40 37.20’ N / 73 19.50’ W
Heading west through Fire Island Inlet and just before you approach the deep blue, you’ll pass the backside jetty of Democrat Point on the left, while on the right you’ll pass the nostalgic but severely damaged gateway of what used to be the rock studded peninsula of the Sore Thumb that at one time stood out boldly from the Oak Beach shore of the inlet. Once you pass these landmarks and continue west, you’ll encounter the expanse of the West Bar.
As with any sandbar that builds up in front and around any major inlet, the West Bar is no different in that, with every severe nor’easter or passing offshore storm that pounds the ocean beaches and inlets, Mother Nature has a way of making navigating waterways like Fire Island Inlet challenging, and at time impassable. What does it all mean to fishermen during the fall season? It means tidal rips, turbulent currents, huge breakers, and cuts and drains to name a few. To an inexperienced boater and fisherman, it can spell danger or worse, disaster. However to experienced captains these conditions at this time of the year spell bass, bass and more bass.
With that in mind I reached out to one of the East Coast’s most knowledgeable skippers, Capt. Kenny Higgins of the Captree based open boat Captree Pride. Capt. Ken has spent a lifetime on these waters and knows all there is to know about bass fishing at the West Bar. I asked Ken for some advice for anglers looking for the right time to hop a ride on an open boat for their best shot at a bass blitz, and for anglers looking to score big on private boats.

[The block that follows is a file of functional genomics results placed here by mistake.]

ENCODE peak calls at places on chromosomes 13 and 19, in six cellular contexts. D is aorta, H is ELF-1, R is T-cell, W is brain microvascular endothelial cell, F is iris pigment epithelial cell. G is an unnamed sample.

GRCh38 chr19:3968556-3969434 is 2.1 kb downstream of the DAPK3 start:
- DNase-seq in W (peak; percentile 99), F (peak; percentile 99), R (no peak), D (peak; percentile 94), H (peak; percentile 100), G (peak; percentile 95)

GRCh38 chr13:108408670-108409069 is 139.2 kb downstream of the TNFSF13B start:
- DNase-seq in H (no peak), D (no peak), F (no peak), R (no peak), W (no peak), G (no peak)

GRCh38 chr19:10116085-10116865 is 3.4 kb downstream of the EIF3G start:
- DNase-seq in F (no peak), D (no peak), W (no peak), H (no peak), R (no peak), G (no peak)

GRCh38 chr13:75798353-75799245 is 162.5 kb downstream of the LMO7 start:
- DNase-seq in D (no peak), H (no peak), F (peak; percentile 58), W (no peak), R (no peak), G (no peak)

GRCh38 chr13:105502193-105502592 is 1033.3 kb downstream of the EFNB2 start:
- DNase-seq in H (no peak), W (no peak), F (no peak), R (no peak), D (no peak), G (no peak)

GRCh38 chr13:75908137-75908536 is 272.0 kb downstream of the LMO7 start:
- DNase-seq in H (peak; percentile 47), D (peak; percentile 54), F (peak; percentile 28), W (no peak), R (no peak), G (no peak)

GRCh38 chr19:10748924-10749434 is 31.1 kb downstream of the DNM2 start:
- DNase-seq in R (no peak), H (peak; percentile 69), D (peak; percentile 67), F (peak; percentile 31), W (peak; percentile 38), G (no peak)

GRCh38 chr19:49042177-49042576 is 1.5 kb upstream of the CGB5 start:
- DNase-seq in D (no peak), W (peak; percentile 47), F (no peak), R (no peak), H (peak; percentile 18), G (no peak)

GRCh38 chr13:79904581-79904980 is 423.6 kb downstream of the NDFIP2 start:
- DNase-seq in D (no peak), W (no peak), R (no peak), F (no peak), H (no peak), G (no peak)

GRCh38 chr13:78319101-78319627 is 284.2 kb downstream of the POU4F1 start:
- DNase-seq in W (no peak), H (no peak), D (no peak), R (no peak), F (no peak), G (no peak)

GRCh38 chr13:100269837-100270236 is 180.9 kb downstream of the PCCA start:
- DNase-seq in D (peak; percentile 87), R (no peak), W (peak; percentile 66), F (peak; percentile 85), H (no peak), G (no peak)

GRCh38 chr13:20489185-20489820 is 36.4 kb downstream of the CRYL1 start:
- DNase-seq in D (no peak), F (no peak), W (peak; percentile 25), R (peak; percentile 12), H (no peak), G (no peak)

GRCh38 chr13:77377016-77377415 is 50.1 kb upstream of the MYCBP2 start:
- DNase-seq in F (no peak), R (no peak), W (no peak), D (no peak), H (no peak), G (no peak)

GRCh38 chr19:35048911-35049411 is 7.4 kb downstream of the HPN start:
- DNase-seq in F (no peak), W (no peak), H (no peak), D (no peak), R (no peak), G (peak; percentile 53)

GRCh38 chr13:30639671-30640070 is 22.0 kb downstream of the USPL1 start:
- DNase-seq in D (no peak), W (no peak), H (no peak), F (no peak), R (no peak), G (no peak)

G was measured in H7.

For private boat anglers, first and foremost is safety. The mouth of Fire Island Inlet is no joking matter in inclement weather or when wind and tide clash, creating dangerous white water conditions for any small craft attempting to run the inlet. If you’re unsure of your boating skills and want to catch striped bass, just head for a half day on one of the several head boats that sail for stripers during the fall run from nearby Captree State Park. However you do it, Ken favors south, southwest or west winds blowing 15 to 20 knots for the best fishing, and the harder the wind blows the better the fishing.
Ken suggests that do-it-yourselfers anchor in 10 feet of water just outside the breakers, and send down a chum pot of frozen clam pulp. When it comes to rigging, he favors a fish-finder rig with a 1- or 2-ounce sinker, capped off with a 5/0 circle hook baited with half of a fresh or lightly salted clam. Ken also suggests trying the rips that run alongside the north side of the bar, which sometimes produce when the bite is off in the turbulence of the bar. In the rips, Ken recommends going to 2- or 4-ounce sinkers. As for tide, Ken says when it is rough, both the incoming and the outgoing are productive, otherwise the outgoing, which sends your chum into the white water on the bar, has the edge.
Now there is no reason why you can’t be part of the fall striper action in this area, and maybe even take home some tasty bass fillets. If you don’t have a boat of your own, jump aboard one of the Captree open boats that will be targeting stripers this fall.